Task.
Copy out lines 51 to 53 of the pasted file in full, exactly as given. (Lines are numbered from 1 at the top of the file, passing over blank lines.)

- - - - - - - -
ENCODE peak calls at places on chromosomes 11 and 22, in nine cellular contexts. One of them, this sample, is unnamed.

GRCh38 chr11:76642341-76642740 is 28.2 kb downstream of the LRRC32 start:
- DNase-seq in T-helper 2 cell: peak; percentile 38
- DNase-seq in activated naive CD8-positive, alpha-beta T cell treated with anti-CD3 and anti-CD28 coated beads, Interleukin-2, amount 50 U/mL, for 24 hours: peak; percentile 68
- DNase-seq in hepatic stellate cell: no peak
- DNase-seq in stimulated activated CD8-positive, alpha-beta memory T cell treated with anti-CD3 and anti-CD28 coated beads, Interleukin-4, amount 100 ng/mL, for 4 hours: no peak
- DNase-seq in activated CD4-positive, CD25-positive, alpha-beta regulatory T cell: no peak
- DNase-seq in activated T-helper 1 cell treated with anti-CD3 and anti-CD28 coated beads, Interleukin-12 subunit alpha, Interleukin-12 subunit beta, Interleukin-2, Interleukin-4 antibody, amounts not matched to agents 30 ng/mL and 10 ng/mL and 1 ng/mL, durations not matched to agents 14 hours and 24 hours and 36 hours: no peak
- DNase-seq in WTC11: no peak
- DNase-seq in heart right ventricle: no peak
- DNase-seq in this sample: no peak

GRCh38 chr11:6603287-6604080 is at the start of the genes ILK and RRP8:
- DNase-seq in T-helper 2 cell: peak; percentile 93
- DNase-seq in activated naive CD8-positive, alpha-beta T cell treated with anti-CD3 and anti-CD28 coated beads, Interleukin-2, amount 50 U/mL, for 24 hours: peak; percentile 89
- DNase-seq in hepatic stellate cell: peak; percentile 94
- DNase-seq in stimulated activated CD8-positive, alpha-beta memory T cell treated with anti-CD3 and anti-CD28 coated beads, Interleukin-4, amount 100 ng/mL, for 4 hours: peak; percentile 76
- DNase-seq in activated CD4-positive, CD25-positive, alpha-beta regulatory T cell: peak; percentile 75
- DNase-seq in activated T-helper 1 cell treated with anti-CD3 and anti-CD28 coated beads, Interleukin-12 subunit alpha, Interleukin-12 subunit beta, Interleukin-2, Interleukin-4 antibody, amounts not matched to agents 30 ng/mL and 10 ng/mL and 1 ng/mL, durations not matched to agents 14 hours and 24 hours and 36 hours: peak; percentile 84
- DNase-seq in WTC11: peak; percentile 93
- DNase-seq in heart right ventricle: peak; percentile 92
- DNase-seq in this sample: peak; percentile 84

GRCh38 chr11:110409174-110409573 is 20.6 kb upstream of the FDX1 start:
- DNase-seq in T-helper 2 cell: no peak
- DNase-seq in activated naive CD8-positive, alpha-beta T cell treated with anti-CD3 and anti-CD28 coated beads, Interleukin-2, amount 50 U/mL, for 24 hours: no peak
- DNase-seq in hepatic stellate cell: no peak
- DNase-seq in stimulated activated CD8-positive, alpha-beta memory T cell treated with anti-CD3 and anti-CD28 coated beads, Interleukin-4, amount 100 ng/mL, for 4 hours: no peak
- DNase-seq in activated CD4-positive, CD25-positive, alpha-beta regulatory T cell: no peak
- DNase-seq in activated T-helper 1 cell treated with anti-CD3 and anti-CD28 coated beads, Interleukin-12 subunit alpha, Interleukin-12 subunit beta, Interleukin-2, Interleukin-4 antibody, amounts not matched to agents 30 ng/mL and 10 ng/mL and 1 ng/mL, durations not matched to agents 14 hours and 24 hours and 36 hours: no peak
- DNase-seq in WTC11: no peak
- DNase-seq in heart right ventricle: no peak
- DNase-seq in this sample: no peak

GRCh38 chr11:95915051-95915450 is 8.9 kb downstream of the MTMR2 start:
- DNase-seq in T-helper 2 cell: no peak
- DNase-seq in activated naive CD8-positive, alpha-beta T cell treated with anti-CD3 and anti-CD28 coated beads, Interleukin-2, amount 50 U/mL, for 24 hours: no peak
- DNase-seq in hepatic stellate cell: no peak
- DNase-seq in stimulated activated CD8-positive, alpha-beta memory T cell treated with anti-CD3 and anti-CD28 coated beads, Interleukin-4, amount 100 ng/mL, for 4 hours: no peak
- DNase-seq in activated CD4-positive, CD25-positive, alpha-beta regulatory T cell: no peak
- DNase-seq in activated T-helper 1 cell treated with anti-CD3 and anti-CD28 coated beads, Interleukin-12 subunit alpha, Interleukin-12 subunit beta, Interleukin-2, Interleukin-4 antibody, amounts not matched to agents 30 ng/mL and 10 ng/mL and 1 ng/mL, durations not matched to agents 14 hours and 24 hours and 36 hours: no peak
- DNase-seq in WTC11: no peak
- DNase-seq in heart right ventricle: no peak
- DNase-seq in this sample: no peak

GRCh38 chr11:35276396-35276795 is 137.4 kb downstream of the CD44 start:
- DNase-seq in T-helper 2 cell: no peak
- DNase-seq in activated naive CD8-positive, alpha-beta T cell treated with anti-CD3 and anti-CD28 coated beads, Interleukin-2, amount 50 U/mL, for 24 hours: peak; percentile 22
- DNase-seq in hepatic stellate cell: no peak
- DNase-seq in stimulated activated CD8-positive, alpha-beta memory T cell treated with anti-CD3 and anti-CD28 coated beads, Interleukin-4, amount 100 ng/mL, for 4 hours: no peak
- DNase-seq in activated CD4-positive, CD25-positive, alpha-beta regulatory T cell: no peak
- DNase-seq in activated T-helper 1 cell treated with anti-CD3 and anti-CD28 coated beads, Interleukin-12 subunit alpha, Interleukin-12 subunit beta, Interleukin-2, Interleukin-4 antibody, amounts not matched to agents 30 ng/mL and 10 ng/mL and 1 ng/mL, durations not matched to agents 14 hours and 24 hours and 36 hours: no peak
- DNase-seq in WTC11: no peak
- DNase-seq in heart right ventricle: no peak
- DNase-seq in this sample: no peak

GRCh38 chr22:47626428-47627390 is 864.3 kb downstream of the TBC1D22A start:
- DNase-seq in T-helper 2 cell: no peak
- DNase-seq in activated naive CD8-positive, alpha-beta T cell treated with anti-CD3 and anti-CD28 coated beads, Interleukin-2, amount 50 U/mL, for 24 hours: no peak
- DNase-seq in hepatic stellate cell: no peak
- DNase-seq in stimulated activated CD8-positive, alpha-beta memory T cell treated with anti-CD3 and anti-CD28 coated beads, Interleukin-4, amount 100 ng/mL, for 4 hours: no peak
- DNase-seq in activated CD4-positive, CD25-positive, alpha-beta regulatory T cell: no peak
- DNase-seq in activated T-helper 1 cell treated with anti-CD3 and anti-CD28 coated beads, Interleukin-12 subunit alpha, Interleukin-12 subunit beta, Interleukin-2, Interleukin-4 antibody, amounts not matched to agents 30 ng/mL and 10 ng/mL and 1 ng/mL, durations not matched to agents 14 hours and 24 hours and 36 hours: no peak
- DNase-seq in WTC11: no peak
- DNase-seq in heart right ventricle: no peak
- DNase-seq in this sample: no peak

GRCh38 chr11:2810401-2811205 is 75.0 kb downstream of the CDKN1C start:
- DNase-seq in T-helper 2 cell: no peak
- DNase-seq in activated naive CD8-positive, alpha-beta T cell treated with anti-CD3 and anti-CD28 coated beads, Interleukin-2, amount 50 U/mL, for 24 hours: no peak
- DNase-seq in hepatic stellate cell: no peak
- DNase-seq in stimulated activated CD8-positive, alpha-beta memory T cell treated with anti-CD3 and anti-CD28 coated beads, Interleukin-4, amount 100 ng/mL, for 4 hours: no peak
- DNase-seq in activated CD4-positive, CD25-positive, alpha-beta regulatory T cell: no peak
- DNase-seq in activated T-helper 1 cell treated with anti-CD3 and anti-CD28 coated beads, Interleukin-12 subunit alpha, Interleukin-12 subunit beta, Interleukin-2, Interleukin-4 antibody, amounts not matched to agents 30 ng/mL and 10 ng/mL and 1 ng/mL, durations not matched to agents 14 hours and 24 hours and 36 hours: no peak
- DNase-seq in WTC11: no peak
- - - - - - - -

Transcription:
- DNase-seq in this sample: no peak

GRCh38 chr22:47626428-47627390 is 864.3 kb downstream of the TBC1D22A start:
- DNase-seq in T-helper 2 cell: no peak